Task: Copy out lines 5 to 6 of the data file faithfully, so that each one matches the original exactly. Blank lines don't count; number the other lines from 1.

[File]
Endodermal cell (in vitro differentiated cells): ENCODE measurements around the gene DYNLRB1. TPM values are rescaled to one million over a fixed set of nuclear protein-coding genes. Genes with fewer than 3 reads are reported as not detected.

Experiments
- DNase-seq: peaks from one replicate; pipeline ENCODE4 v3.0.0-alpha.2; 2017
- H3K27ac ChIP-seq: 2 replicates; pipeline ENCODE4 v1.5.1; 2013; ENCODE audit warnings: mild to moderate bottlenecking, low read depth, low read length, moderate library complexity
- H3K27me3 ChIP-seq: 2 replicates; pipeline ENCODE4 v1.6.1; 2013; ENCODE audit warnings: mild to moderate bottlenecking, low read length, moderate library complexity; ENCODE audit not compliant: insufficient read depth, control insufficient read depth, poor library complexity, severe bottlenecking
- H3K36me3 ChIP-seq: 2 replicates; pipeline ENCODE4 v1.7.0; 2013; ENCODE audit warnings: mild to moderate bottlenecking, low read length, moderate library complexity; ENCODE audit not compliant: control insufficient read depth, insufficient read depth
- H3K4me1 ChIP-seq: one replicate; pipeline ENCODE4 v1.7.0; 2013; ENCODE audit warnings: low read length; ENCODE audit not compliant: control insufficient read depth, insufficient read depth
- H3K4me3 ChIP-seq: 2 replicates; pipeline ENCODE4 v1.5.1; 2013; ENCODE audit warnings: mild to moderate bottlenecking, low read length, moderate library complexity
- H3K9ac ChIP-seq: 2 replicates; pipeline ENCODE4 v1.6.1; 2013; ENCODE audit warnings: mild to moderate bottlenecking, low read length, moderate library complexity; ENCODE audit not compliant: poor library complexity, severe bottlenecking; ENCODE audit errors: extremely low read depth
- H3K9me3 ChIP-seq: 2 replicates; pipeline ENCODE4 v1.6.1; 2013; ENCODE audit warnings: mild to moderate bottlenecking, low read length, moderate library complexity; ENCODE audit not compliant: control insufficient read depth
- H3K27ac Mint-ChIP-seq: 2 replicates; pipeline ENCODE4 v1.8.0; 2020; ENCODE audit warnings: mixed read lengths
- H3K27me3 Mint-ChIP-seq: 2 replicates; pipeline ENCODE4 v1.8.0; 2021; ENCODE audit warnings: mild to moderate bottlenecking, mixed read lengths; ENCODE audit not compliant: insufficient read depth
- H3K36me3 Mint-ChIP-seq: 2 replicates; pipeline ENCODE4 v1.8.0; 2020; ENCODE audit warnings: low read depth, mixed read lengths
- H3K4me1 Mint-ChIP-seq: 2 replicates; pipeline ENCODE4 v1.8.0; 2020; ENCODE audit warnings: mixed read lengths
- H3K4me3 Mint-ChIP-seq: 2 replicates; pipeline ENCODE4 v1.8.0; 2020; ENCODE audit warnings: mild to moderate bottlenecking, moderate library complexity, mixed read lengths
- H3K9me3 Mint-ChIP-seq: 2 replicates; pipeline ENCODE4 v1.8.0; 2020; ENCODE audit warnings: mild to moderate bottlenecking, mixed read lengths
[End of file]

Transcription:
- H3K27me3 ChIP-seq: 2 replicates; pipeline ENCODE4 v1.6.1; 2013; ENCODE audit warnings: mild to moderate bottlenecking, low read length, moderate library complexity; ENCODE audit not compliant: insufficient read depth, control insufficient read depth, poor library complexity, severe bottlenecking
- H3K36me3 ChIP-seq: 2 replicates; pipeline ENCODE4 v1.7.0; 2013; ENCODE audit warnings: mild to moderate bottlenecking, low read length, moderate library complexity; ENCODE audit not compliant: control insufficient read depth, insufficient read depth